2003, NR, 70 min. Directed by Albert Nerenberg.
REVIEWED By Marc Savlov, Fri., May 21, 2004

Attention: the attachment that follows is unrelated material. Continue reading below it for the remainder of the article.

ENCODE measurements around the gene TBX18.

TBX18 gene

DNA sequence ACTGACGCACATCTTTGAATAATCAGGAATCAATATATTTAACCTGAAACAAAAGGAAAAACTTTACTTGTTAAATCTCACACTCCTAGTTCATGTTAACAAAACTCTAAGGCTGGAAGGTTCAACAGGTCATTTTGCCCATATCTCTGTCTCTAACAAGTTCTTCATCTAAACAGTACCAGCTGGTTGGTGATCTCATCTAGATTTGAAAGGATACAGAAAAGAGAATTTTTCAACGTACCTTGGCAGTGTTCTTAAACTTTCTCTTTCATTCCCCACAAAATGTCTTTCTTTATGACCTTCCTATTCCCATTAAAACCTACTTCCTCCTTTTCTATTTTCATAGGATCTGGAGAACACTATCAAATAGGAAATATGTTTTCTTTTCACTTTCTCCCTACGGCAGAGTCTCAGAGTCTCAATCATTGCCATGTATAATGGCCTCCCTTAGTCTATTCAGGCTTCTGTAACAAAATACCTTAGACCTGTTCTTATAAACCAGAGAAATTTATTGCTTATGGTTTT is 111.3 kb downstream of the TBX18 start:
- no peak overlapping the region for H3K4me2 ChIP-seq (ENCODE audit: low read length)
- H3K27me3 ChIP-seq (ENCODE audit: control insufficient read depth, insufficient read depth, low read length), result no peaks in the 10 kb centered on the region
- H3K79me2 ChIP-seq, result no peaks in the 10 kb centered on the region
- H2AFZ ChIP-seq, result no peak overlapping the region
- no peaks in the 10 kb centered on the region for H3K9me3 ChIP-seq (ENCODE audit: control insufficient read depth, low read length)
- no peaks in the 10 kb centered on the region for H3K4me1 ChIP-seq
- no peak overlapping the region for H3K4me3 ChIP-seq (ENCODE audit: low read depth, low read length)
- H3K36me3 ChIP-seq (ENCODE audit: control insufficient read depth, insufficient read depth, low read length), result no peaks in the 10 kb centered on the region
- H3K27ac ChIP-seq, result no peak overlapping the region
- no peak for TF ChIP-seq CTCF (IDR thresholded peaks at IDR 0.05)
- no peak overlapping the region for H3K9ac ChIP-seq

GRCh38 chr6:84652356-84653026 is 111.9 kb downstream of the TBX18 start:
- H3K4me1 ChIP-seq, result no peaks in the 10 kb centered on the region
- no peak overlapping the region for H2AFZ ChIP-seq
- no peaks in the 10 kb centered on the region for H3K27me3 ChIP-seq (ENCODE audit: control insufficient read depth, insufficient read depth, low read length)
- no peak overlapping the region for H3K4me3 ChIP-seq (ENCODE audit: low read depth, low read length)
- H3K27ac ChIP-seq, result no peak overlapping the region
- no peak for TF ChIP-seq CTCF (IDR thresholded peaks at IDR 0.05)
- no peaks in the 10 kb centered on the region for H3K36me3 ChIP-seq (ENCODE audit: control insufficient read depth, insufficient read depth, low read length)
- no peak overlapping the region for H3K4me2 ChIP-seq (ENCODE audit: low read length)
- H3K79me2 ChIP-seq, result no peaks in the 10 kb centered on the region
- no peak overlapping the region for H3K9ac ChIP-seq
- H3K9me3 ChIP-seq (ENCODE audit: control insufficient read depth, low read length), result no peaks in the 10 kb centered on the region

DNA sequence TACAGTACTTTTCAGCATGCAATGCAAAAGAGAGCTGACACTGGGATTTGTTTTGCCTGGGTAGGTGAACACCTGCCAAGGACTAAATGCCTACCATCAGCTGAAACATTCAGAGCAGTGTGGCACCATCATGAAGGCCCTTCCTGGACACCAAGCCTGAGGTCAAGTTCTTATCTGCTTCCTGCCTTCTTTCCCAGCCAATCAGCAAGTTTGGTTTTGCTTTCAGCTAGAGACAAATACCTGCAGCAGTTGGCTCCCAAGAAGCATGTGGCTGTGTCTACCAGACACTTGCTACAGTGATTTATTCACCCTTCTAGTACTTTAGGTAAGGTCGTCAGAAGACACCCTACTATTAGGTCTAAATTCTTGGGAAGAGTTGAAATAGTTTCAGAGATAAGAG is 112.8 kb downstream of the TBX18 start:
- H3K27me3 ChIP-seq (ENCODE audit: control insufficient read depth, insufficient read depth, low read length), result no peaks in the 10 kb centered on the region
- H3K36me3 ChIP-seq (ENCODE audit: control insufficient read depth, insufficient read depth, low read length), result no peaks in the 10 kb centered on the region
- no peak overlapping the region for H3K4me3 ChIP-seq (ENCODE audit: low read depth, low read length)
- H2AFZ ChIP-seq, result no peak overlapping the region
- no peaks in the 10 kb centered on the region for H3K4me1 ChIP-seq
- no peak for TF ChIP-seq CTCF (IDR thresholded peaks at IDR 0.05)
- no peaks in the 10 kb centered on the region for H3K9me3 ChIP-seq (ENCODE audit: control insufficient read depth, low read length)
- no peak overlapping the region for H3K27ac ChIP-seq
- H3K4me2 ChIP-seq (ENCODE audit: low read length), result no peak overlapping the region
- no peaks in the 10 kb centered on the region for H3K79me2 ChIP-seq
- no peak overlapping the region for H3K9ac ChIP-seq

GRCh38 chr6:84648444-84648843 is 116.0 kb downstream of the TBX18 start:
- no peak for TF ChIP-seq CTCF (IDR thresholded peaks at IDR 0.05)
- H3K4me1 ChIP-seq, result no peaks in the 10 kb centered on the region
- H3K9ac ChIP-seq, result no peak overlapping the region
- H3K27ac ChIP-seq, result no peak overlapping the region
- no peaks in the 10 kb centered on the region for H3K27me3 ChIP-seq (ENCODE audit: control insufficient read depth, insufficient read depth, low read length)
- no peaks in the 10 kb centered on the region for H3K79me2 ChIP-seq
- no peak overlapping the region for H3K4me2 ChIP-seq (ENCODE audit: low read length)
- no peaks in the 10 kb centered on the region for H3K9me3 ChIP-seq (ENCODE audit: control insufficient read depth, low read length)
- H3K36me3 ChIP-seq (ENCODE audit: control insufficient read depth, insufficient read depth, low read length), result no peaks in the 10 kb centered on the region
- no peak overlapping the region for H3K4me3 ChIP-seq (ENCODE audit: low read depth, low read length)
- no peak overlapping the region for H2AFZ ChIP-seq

As director Nerenberg points out, repeatedly, in his amusing and horrifying documentary, the subject of human intelligence has been studied since time immemorial, but there are few treatises on the subject of human stupidity. Nerenberg and the various talking heads he’s assembled credit this phenomenon – for want of a better explanation – to researchers’ fears of being seen as stupid. Everyone already knows what makes people stupid, the line of reasoning seems to go, so the vast majority of scientific papers ignore the root causes and head, instead, straight to the smart guys. Nerenberg, a smartass and the man behind the popular Trailervision.com Web site, has taken the proverbial bait on this one and dives deep into the moron pool in an attempt to explain the powerful lure of stupidity, using techniques that sometimes echo Michael Moore’s blink-and-you’ll-miss-it documentary style. Breaking down his topic into easily digestible bits (presumably for the less gifted among his audience), Stupidity mines the fertile fields of its subject and comes up with any number of explanations; chief among them is the notion that it’s just so much easier on the brain to be an idiot than it is to be a scholar. Anyone with an eye toward recent pop culture and reality TV can back him up on that one. The American cultural landscape certainly poses no barriers to being, to put it bluntly, a moron. To back up his various theories, Nerenberg employs quotes from Noam Chomsky, American Psychological Association president Dr. Robert J. Sternberg, pundit Bill Maher (who blames it all on youth culture), and former CNN and 20/20 producer Danny Schecter, among others. In between the talking heads, Stupidity teems with images of the dumb leading the idiotic, be it the unexpected popularity of MTV’s Jackass or President Bush’s unending stream of malapropisms. "Dumb is sexy" is another of the film’s arguments, one that can hardly be argued with a straight face in the, um, face of Paris Hilton and her Internet ilk. From Fifties-era "duck and cover" exercises to the surreal questioning of actress Salma Hayek by a media member who is overeager to know how she felt wearing a unibrow while portraying artist Frida Kahlo, Stupidity is relentless in its pursuit of an intellectual handle on a decidedly anti-intellectual topic. Stripped of Nerenberg’s hyperwit, the film might well have been too depressing to watch. "Only two things are infinite," Albert Einstein is quoted as saying, "the universe, and human stupidity, and I’m not sure about the former." Well, duh.
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